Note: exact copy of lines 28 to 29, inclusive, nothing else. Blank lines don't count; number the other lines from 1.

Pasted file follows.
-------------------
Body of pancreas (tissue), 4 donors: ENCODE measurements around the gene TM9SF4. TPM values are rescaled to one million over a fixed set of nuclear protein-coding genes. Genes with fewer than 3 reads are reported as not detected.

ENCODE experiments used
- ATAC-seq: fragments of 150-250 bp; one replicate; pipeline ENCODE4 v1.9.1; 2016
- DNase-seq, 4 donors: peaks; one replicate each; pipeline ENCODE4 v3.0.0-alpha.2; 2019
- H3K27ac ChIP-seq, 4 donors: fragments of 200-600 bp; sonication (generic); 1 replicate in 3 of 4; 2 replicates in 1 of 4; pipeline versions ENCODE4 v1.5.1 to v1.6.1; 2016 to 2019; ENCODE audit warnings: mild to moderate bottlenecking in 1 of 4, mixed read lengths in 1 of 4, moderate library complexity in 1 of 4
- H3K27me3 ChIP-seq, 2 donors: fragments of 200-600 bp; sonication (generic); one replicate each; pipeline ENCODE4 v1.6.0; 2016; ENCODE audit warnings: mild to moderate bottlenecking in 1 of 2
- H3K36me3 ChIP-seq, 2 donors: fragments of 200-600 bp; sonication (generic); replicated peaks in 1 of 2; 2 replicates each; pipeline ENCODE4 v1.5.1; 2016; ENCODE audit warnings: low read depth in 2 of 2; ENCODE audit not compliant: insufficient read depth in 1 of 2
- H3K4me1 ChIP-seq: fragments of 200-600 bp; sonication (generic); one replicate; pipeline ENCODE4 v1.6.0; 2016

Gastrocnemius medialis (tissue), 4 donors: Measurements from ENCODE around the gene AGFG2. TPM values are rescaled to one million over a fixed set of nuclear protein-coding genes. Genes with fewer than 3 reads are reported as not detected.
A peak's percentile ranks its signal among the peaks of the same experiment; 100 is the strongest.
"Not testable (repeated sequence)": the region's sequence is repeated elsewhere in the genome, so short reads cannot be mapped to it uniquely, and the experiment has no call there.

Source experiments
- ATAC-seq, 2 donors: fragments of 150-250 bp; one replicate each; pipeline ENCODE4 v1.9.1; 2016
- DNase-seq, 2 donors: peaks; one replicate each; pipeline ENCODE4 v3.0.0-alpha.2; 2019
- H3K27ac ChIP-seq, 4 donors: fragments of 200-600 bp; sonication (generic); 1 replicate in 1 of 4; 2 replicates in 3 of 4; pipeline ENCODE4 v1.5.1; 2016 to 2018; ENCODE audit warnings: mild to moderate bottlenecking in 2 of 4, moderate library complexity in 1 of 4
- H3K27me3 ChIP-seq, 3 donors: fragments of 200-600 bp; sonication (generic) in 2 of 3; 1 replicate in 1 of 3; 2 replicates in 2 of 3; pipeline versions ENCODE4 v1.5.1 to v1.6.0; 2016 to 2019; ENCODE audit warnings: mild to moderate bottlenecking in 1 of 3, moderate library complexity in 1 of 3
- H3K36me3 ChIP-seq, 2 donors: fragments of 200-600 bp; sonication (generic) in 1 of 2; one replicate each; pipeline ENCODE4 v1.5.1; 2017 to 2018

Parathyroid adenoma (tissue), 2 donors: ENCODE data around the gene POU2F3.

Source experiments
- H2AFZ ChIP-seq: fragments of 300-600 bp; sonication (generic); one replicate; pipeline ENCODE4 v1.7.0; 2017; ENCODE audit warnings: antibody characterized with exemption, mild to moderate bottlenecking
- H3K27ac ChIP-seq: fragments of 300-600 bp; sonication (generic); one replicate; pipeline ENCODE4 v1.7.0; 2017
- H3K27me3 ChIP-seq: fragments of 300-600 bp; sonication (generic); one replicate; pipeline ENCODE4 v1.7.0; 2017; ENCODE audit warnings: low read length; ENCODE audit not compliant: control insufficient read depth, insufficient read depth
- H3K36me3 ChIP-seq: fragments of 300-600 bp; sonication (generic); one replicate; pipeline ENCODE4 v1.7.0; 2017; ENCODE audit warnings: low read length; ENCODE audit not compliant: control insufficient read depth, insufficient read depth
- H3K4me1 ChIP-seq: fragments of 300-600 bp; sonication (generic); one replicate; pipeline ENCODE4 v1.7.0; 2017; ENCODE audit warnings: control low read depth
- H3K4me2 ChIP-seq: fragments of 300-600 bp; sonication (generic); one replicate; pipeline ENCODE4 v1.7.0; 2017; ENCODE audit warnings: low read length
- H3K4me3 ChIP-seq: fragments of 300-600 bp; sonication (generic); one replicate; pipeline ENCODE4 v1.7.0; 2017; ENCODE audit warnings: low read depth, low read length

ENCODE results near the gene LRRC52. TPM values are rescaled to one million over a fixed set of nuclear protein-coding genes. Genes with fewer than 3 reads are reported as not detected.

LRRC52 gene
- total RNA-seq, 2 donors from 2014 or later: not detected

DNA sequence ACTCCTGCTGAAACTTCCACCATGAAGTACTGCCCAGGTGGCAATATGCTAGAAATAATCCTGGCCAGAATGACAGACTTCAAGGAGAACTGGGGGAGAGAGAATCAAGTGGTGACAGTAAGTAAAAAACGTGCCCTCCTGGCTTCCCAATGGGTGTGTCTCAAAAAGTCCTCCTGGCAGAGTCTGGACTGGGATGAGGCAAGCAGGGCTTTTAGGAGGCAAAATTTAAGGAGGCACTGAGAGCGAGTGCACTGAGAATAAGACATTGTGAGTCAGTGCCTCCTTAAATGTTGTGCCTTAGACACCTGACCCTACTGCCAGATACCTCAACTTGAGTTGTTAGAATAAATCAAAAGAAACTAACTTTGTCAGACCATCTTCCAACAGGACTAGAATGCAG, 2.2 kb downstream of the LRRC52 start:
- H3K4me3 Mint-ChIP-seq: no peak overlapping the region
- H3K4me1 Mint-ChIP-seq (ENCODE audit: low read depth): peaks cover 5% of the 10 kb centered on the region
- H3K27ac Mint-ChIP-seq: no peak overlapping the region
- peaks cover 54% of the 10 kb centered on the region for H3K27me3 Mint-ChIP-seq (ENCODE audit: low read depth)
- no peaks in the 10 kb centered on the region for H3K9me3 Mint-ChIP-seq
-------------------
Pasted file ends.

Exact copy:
LRRC52 gene
- total RNA-seq, 2 donors from 2014 or later: not detected